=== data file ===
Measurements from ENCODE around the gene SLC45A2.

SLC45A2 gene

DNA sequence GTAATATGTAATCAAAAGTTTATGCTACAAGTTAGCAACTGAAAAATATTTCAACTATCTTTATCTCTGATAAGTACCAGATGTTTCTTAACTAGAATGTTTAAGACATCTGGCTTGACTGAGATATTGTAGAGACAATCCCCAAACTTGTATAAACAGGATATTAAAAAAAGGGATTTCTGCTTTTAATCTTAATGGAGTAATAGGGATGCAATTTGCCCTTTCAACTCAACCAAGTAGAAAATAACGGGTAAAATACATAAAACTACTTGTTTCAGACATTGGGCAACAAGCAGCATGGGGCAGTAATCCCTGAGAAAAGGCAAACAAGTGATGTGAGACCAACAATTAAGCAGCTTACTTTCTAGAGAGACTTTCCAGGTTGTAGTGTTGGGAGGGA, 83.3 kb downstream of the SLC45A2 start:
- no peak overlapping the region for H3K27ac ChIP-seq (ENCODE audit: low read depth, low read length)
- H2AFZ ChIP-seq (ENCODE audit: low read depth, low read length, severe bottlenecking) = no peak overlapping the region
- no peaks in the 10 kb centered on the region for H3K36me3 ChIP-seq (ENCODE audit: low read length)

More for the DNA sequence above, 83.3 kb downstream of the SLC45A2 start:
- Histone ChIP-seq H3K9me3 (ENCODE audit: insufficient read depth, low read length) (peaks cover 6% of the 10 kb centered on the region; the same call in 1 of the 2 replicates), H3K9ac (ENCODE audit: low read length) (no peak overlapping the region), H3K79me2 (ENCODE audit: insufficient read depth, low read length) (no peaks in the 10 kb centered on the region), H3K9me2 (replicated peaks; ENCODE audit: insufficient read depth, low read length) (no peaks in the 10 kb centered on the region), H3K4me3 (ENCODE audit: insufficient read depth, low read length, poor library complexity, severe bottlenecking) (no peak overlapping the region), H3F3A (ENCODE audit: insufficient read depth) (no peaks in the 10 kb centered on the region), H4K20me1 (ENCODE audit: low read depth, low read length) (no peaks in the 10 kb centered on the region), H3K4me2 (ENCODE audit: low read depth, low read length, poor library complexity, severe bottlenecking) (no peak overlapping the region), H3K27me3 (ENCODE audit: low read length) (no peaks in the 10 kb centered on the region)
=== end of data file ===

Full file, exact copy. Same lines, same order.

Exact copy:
Measurements from ENCODE around the gene SLC45A2.

SLC45A2 gene

DNA sequence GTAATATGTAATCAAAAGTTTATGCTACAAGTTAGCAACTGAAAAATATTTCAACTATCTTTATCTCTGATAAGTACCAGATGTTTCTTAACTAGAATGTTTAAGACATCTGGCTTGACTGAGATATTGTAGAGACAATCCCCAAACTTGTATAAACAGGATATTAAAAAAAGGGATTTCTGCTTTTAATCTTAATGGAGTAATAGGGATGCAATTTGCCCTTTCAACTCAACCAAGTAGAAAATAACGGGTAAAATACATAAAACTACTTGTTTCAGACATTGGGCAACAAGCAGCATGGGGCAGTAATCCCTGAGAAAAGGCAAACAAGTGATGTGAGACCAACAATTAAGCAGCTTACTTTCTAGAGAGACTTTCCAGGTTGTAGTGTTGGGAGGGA, 83.3 kb downstream of the SLC45A2 start:
- no peak overlapping the region for H3K27ac ChIP-seq (ENCODE audit: low read depth, low read length)
- H2AFZ ChIP-seq (ENCODE audit: low read depth, low read length, severe bottlenecking) = no peak overlapping the region
- no peaks in the 10 kb centered on the region for H3K36me3 ChIP-seq (ENCODE audit: low read length)

More for the DNA sequence above, 83.3 kb downstream of the SLC45A2 start:
- Histone ChIP-seq H3K9me3 (ENCODE audit: insufficient read depth, low read length) (peaks cover 6% of the 10 kb centered on the region; the same call in 1 of the 2 replicates), H3K9ac (ENCODE audit: low read length) (no peak overlapping the region), H3K79me2 (ENCODE audit: insufficient read depth, low read length) (no peaks in the 10 kb centered on the region), H3K9me2 (replicated peaks; ENCODE audit: insufficient read depth, low read length) (no peaks in the 10 kb centered on the region), H3K4me3 (ENCODE audit: insufficient read depth, low read length, poor library complexity, severe bottlenecking) (no peak overlapping the region), H3F3A (ENCODE audit: insufficient read depth) (no peaks in the 10 kb centered on the region), H4K20me1 (ENCODE audit: low read depth, low read length) (no peaks in the 10 kb centered on the region), H3K4me2 (ENCODE audit: low read depth, low read length, poor library complexity, severe bottlenecking) (no peak overlapping the region), H3K27me3 (ENCODE audit: low read length) (no peaks in the 10 kb centered on the region)